Thursday, July 2, 2009

Dinner and a Movie II

This past Sunday I found myself with a few hours on my hands in between work and a concert I was attending at the Grog Shop. I was trying to decide if I should make the trip home, relax, and then drive back or find some way to entertain myself in the Cleveland Heights area until show time. What I came up with is this, my second entry in my “Dinner and a Movie” series.

So, my dilemma was what to do for five hours or so in between leaving work at 5 and the Jay Reatard show at ten. Despite my best efforts to rally the troops for an early evening outing I found my self alone again, naturally. As I was sure drinking would ensue at the show I knew a pre-game meal was in order. And while there are a number of fine eateries in the area none are open terribly late on Sundays and eating was only going to take an hour or so. I had also wanted to see Sam Mendes’ Away We Go so I decided on doing not one, but two things I hate: eating alone in public and going to movies by myself. Nevertheless I bucked up and hit the road.
My first stop was a Cleveland Heights staple: Tommy’s. Easily one of the best restaurants in the Cleveland area, if not Ohio, Tommy’s does it so simply it’s almost elegant. At its heart Tommy’s is a diner with a hippy twist. While they happily offer a delicious burger, fries, and milkshake the real magic at Tommy’s is in the veggie dishes that dominate the menu. Page one of the menu is a laundry list of salads topped and concocted in almost every conceivable way, this is followed by numerous, delicious falafel sandwiches, spinach pies, grilled cheeses, and one of the best vegetarian chili’s I’ve ever had.

Dining at Tommy’s pretty regularly I’ve culled a pretty respectable stable of go-to dishes, the D.C.; the C.B.; and their amazing homemade veggie burger to name a few. I opted this time for the M.R. 3. The M.R. 3 is a cheese and spinach pie filled with falafel, baba ganoush, sesame sauce, mushrooms, and garnished with curry powder. A little salt and pepper help round things out and I like a few dashes of hot sauce to play along with the spice of the curry powder and the smokiness of the baba. The nuttiness of the tahini blends excellently with the meatiness of the mushrooms and the creamy melted cheese, while the falafel and spinach add earthiness and body. All this is stacked between two pieces of hearty pita and washed down with some fresh brewed iced tea. (My ongoing Tommy’s dilemma: the food is outrageously good but completely satisfying so I never have room for their amazing milkshakes. Delicious while dining but fun to get to go since they shrink wrap them for you.)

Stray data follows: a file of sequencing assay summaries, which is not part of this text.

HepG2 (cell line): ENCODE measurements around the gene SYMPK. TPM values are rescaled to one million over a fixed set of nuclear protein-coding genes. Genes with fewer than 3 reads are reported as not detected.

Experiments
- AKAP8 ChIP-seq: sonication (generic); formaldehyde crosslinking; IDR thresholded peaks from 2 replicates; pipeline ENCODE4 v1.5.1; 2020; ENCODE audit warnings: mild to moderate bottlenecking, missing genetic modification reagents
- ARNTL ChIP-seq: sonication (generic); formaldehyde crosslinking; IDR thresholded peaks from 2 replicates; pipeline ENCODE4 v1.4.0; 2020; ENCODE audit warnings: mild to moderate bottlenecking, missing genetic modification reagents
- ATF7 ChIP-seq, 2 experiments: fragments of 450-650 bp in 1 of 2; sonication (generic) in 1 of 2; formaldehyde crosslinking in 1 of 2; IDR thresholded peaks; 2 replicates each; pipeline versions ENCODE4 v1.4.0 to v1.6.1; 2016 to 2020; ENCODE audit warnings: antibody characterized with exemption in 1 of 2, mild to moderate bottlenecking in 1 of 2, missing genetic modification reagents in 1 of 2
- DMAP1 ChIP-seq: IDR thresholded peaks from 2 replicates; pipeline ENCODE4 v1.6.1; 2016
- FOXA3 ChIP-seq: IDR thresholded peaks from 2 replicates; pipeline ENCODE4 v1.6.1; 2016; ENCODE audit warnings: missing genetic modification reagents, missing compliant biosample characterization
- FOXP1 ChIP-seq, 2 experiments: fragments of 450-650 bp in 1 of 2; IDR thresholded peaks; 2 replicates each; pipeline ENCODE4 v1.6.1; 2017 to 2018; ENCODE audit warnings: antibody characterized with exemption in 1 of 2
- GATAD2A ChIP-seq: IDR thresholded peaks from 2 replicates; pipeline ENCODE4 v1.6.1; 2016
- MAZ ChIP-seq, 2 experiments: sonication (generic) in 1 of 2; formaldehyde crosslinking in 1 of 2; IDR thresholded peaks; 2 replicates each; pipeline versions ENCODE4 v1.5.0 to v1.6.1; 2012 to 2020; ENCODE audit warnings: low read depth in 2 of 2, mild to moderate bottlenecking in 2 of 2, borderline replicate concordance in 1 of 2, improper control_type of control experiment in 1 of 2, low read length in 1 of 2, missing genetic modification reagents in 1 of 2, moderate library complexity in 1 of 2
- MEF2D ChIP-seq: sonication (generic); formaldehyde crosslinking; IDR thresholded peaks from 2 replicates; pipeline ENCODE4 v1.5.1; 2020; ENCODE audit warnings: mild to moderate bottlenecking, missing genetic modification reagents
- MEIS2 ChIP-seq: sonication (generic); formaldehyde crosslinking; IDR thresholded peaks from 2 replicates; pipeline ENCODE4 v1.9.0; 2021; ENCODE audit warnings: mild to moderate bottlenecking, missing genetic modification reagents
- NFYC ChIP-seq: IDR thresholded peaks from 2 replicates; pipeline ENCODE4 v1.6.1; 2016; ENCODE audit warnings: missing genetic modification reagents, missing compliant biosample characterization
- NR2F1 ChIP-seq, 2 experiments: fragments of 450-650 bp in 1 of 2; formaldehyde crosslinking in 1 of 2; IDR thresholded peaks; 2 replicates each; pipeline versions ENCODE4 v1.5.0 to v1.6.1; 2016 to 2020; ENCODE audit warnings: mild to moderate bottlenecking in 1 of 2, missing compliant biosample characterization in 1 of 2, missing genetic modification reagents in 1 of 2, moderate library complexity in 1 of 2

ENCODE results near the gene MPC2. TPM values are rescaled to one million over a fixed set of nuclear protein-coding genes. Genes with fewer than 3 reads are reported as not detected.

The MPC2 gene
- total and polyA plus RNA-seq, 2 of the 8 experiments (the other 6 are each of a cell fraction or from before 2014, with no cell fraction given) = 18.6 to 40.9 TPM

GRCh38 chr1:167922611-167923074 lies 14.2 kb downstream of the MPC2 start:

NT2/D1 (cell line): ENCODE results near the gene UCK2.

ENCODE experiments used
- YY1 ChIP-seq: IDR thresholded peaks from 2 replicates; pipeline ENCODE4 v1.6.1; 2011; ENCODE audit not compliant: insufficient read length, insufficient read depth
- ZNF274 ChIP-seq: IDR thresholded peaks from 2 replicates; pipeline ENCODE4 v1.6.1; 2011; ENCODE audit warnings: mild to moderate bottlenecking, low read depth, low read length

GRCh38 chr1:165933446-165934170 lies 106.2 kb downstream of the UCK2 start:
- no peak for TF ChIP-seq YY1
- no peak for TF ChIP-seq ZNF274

Hunger satiated I left for the Cedar Lee and the 7:15 showing of Away We Go starring John Krasinksi (Burt) and Maya Rudolph (Verona) as a young couple expecting their first child and trying to find their place and path in life. Brilliantly written by memoirist and editor Dave Eggers and Vendela Vida, Away is a beautiful balance between subtly hilarious and beautifully touching. Burt and Verona’s report is quick witted and funny without seeming gimmicky or overwrought, it is movie dialogue but it’s not ham-fisted or absurd, recalling some of the best moments of Seinfeld in its ability to capture realistic conversation on film. And the humor is real, too, the film is devoid of over the top jokes and slapstick in favor of silly inside jokes the audience has been cued into and the daily absurdities at which we all must laugh.

The dramatic elements of this film ring honest and true as well, centering on post collegial angst, future dread, familial issues, and the pitfalls of relationships. One of the most moving scenes of the film comes when Burt and Verona are visiting friends in Montreal and their college friend Tom (Chris Messina) reveals a sad, but very real secret to Burt at a night club.

But perhaps the film is best summed up early on when Burt and Verona are discussing where their lives may or may not have gotten off track. “Are we fuck-ups?” Verona asks, huddled under a blanket. “No, we’re not fuck-ups” Burt reassures her. “But” she retorts “we have a cardboard window.”

I really can’t recommend Tommy’s or Away We Go nearly enough.

And Jay Reatard? Simple. Stupid. Brilliant. One of the best shows I’ve seen this year and a reminder of why I loved punk, and still do.


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